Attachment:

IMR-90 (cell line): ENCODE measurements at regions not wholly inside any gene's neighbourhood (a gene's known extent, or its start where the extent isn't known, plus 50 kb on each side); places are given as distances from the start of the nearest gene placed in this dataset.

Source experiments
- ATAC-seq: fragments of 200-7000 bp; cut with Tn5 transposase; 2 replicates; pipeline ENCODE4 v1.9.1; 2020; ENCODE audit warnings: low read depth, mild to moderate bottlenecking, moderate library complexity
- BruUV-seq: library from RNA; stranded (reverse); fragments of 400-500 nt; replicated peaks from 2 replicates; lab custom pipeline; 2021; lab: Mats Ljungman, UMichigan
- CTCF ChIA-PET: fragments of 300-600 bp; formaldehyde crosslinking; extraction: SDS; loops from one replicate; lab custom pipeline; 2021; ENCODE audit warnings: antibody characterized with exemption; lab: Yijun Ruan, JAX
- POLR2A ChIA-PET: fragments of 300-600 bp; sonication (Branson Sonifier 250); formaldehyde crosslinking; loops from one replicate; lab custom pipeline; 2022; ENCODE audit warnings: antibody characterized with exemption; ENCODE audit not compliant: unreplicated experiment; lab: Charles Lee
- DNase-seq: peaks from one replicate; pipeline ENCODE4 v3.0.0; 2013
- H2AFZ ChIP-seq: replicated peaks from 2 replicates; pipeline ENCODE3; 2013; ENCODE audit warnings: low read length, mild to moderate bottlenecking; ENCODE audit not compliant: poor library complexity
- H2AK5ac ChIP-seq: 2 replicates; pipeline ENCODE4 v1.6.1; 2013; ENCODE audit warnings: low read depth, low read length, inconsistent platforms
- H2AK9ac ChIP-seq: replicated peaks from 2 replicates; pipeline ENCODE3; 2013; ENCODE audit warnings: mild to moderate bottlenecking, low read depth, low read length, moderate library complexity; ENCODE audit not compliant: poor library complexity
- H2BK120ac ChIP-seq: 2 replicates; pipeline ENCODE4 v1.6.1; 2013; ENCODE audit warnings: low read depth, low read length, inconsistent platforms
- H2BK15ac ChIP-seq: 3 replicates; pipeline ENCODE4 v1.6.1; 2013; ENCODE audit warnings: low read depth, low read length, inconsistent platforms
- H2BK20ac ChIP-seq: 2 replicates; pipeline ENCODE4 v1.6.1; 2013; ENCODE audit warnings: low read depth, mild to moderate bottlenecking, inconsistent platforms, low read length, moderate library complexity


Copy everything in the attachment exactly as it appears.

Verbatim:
IMR-90 (cell line): ENCODE measurements at regions not wholly inside any gene's neighbourhood (a gene's known extent, or its start where the extent isn't known, plus 50 kb on each side); places are given as distances from the start of the nearest gene placed in this dataset.

Source experiments
- ATAC-seq: fragments of 200-7000 bp; cut with Tn5 transposase; 2 replicates; pipeline ENCODE4 v1.9.1; 2020; ENCODE audit warnings: low read depth, mild to moderate bottlenecking, moderate library complexity
- BruUV-seq: library from RNA; stranded (reverse); fragments of 400-500 nt; replicated peaks from 2 replicates; lab custom pipeline; 2021; lab: Mats Ljungman, UMichigan
- CTCF ChIA-PET: fragments of 300-600 bp; formaldehyde crosslinking; extraction: SDS; loops from one replicate; lab custom pipeline; 2021; ENCODE audit warnings: antibody characterized with exemption; lab: Yijun Ruan, JAX
- POLR2A ChIA-PET: fragments of 300-600 bp; sonication (Branson Sonifier 250); formaldehyde crosslinking; loops from one replicate; lab custom pipeline; 2022; ENCODE audit warnings: antibody characterized with exemption; ENCODE audit not compliant: unreplicated experiment; lab: Charles Lee
- DNase-seq: peaks from one replicate; pipeline ENCODE4 v3.0.0; 2013
- H2AFZ ChIP-seq: replicated peaks from 2 replicates; pipeline ENCODE3; 2013; ENCODE audit warnings: low read length, mild to moderate bottlenecking; ENCODE audit not compliant: poor library complexity
- H2AK5ac ChIP-seq: 2 replicates; pipeline ENCODE4 v1.6.1; 2013; ENCODE audit warnings: low read depth, low read length, inconsistent platforms
- H2AK9ac ChIP-seq: replicated peaks from 2 replicates; pipeline ENCODE3; 2013; ENCODE audit warnings: mild to moderate bottlenecking, low read depth, low read length, moderate library complexity; ENCODE audit not compliant: poor library complexity
- H2BK120ac ChIP-seq: 2 replicates; pipeline ENCODE4 v1.6.1; 2013; ENCODE audit warnings: low read depth, low read length, inconsistent platforms
- H2BK15ac ChIP-seq: 3 replicates; pipeline ENCODE4 v1.6.1; 2013; ENCODE audit warnings: low read depth, low read length, inconsistent platforms
- H2BK20ac ChIP-seq: 2 replicates; pipeline ENCODE4 v1.6.1; 2013; ENCODE audit warnings: low read depth, mild to moderate bottlenecking, inconsistent platforms, low read length, moderate library complexity